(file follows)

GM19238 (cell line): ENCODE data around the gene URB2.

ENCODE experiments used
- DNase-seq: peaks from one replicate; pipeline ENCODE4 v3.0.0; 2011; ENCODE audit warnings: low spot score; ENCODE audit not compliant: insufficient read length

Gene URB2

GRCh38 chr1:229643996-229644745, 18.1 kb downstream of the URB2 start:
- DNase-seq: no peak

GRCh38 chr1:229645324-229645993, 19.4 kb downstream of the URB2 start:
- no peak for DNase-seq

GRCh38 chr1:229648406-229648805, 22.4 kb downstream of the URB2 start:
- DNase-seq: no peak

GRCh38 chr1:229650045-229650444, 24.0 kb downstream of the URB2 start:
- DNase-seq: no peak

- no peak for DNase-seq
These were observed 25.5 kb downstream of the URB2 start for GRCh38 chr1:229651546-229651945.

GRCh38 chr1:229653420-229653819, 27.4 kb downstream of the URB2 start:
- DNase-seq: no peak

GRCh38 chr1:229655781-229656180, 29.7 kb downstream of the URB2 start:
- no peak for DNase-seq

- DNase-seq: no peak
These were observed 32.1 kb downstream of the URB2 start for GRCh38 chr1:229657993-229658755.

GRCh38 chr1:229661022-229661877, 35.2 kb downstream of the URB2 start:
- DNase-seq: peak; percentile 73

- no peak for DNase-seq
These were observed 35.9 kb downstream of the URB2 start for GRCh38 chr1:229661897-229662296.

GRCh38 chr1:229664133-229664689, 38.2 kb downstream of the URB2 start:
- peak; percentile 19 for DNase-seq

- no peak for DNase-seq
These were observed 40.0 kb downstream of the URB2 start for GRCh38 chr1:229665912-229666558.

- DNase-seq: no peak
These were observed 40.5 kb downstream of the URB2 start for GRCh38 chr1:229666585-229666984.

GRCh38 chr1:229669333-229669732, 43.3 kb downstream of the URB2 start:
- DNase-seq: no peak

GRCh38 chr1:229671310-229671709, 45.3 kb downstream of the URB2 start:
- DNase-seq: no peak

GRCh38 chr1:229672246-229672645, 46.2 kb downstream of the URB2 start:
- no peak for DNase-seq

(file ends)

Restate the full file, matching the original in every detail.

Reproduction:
GM19238 (cell line): ENCODE data around the gene URB2.

ENCODE experiments used
- DNase-seq: peaks from one replicate; pipeline ENCODE4 v3.0.0; 2011; ENCODE audit warnings: low spot score; ENCODE audit not compliant: insufficient read length

Gene URB2

GRCh38 chr1:229643996-229644745, 18.1 kb downstream of the URB2 start:
- DNase-seq: no peak

GRCh38 chr1:229645324-229645993, 19.4 kb downstream of the URB2 start:
- no peak for DNase-seq

GRCh38 chr1:229648406-229648805, 22.4 kb downstream of the URB2 start:
- DNase-seq: no peak

GRCh38 chr1:229650045-229650444, 24.0 kb downstream of the URB2 start:
- DNase-seq: no peak

- no peak for DNase-seq
These were observed 25.5 kb downstream of the URB2 start for GRCh38 chr1:229651546-229651945.

GRCh38 chr1:229653420-229653819, 27.4 kb downstream of the URB2 start:
- DNase-seq: no peak

GRCh38 chr1:229655781-229656180, 29.7 kb downstream of the URB2 start:
- no peak for DNase-seq

- DNase-seq: no peak
These were observed 32.1 kb downstream of the URB2 start for GRCh38 chr1:229657993-229658755.

GRCh38 chr1:229661022-229661877, 35.2 kb downstream of the URB2 start:
- DNase-seq: peak; percentile 73

- no peak for DNase-seq
These were observed 35.9 kb downstream of the URB2 start for GRCh38 chr1:229661897-229662296.

GRCh38 chr1:229664133-229664689, 38.2 kb downstream of the URB2 start:
- peak; percentile 19 for DNase-seq

- no peak for DNase-seq
These were observed 40.0 kb downstream of the URB2 start for GRCh38 chr1:229665912-229666558.

- DNase-seq: no peak
These were observed 40.5 kb downstream of the URB2 start for GRCh38 chr1:229666585-229666984.

GRCh38 chr1:229669333-229669732, 43.3 kb downstream of the URB2 start:
- DNase-seq: no peak

GRCh38 chr1:229671310-229671709, 45.3 kb downstream of the URB2 start:
- DNase-seq: no peak

GRCh38 chr1:229672246-229672645, 46.2 kb downstream of the URB2 start:
- no peak for DNase-seq